There can also be situations where certain unfair practices have become widespread in the market, in which case a more systematic approach, rather than a case-by-case approach, is the appropriate response. In this case too ex ante regulation would also be an appropriate tool to address the situation.
Of course, these new powers should always be exercised with prudence, but such is the case of all enforcement powers conferred to a regulatory agency.
I have seen the public consultation published today by the Commission, but it is too early for me to comment on it. My team and I will reflect on the questions raised in this document and the various approaches proposed, and do our best to assist the Commission in providing valuable input. I hope many other companies will contribute.
One important question is, of course, which digital platforms should be subject to ex ante regulation. Do you have a view on that?
Although Spotify has some issues with Apple, harmful practices are not limited to a particular platform, and do not affect Spotify only. In order to ensure legal certainty, it would be useful for the Commission to come up with a list of criteria that can be used to determine the digital platforms that will be subject to ex ante regulation. For instance, the following features could be taken into account to identify the platforms subject to regulation: presence of strong network effects and large economies of scale, the ability to act as private gatekeepers to critical online services for an exceptionally large population of private and business users, and the ability to leverage market power from one market to another.
At the end of the day, it is important that the scope of this regulation is neither under-inclusive, nor over-inclusive, as there is no need to burden with regulatory requirements a wide range of platforms whose ability to engage in harmful practices is small or inexistent. I realize that the “devil is in the details”, as they say. This is why a robust consultation process will be undertaken and we hope it will result in a balanced, but effective, regulatory tool.
Various regulatory approaches have been suggested. For instance, some have suggested that this ex ante regime should be based on the EU telecoms regulatory framework. Do you agree with that approach?
It is hard to comment in the abstract, but in general, our concern with an approach based on the EU telecoms regulatory framework is that it would take years of work to be put into place (while time is of the essence) and the risk is that such a regime might be heavy by imposing excessively granular obligations on market actors. In addition, the telecoms framework is essentially implemented at the national level, so we also run the risk of a fragmented approach to what are, essentially, global platforms. In this regard online platforms are fundamentally different from telecom operators whose history traces back to long-established legal monopolies at the national level. In order to achieve the desired efficiency and effectiveness, we prefer a regime where the Commission has a significant role to play, by for instance being in charge of identifying the platforms that will be subject to ex ante regulation and taking an active role in enforcement.
But above all, what we need is a regulatory instrument that can be launched rapidly and which is simple in that it clearly identifies the practices that are allowed and those that should be prohibited (as the market needs to know what it can and cannot do). This instrument should also provide for accelerated investigations and speedy procedures, and provide timely remedies aimed at changing harmful behaviors (rather than imposing monetary penalties).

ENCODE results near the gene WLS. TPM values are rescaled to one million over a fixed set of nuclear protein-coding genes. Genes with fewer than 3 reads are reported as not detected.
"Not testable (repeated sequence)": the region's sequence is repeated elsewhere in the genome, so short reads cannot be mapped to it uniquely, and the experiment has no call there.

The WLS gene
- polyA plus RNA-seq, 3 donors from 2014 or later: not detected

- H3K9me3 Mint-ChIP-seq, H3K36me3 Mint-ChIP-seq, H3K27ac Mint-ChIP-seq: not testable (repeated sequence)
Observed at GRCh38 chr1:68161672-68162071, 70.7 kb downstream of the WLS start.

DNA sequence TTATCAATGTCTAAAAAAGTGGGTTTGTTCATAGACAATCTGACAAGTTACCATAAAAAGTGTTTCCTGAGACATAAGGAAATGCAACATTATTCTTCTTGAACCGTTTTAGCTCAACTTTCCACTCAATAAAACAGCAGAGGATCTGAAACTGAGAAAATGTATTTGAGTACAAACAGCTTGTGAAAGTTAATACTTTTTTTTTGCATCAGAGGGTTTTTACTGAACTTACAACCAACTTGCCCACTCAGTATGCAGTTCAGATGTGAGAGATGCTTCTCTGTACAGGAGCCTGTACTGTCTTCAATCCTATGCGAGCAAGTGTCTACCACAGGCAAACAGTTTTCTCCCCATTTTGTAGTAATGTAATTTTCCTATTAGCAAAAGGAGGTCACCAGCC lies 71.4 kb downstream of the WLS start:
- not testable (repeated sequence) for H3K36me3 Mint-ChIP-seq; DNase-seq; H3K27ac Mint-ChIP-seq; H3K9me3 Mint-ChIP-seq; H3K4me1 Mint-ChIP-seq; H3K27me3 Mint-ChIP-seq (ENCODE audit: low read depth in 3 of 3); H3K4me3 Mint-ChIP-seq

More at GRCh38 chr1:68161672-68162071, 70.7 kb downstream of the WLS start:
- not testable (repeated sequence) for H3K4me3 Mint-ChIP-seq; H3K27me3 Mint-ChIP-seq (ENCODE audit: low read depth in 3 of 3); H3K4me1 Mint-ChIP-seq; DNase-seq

I also think we don’t need to reinvent the wheel and create new super-regulators at EU or national level as this would be costly, raise political obstacles and it would take years to establish these new institutions. We should rely on existing institutions and provide them with new tools and procedures.
The European Commission has also published today an inception impact assessment document, as well as an open public consultation inviting comments on exploring the need for a possible new competition tool that would allow addressing structural competition problems in a timely and effective manner. Do you think the Commission should be provided with new enforcement tools?
I believe that DG COMP should have the right set of tools to promote innovation, competition and consumer choice. I believe the current set of tools available to DG COMP should be expanded and I agree with the view that an instrument (which is referred as a “New Competition Tool”) may be needed to address structural competition problems across markets – such as those created by some digital platforms – which cannot be tackled or addressed in the most effective manner on the basis of the current competition rules with the risk of market tipping. We will consider the various options discussed in the Inception Impact Assessment document and provide input, as I’m sure others will too.
How do you see the relationship between competition law and ex ante regulation going forward? Will DG COMP lose its leadership in tech matters?
I see competition law and ex ante regulation as complementary tools. Thus, I don’t see why DG COMP’s essential role in tech matters should be diminished. Even if an ex ante regime is adopted, there will still be a need for competition investigations as not all behaviors can be captured by regulation. The advantage of competition rules is that they are flexible and thus can be applied to a wide range of situations. Moreover, the New Competition Tool that might be granted to DG COMP would also strengthen its role and ability to intervene when needed. DG COMP will no doubt continue to play a critical role.
Do you have any final observations?
Yes, the digital economy is at a critical juncture, and an ambitious response from the EU to unfair practices is of paramount importance. We must seize this opportunity to make a difference, before it’s too late.